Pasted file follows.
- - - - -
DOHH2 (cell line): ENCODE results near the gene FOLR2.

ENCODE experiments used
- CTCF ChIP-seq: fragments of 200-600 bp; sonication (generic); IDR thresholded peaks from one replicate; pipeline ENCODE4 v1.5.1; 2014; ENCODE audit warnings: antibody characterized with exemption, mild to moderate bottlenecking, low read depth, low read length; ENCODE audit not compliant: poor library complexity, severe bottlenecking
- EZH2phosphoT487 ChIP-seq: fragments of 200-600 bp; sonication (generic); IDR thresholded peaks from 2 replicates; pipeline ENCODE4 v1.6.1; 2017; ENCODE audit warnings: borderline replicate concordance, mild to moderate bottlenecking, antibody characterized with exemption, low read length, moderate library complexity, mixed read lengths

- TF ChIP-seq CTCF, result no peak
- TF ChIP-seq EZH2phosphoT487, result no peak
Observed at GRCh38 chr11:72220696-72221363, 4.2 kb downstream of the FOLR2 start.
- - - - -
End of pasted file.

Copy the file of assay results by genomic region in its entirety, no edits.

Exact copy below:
DOHH2 (cell line): ENCODE results near the gene FOLR2.

ENCODE experiments used
- CTCF ChIP-seq: fragments of 200-600 bp; sonication (generic); IDR thresholded peaks from one replicate; pipeline ENCODE4 v1.5.1; 2014; ENCODE audit warnings: antibody characterized with exemption, mild to moderate bottlenecking, low read depth, low read length; ENCODE audit not compliant: poor library complexity, severe bottlenecking
- EZH2phosphoT487 ChIP-seq: fragments of 200-600 bp; sonication (generic); IDR thresholded peaks from 2 replicates; pipeline ENCODE4 v1.6.1; 2017; ENCODE audit warnings: borderline replicate concordance, mild to moderate bottlenecking, antibody characterized with exemption, low read length, moderate library complexity, mixed read lengths

- TF ChIP-seq CTCF, result no peak
- TF ChIP-seq EZH2phosphoT487, result no peak
Observed at GRCh38 chr11:72220696-72221363, 4.2 kb downstream of the FOLR2 start.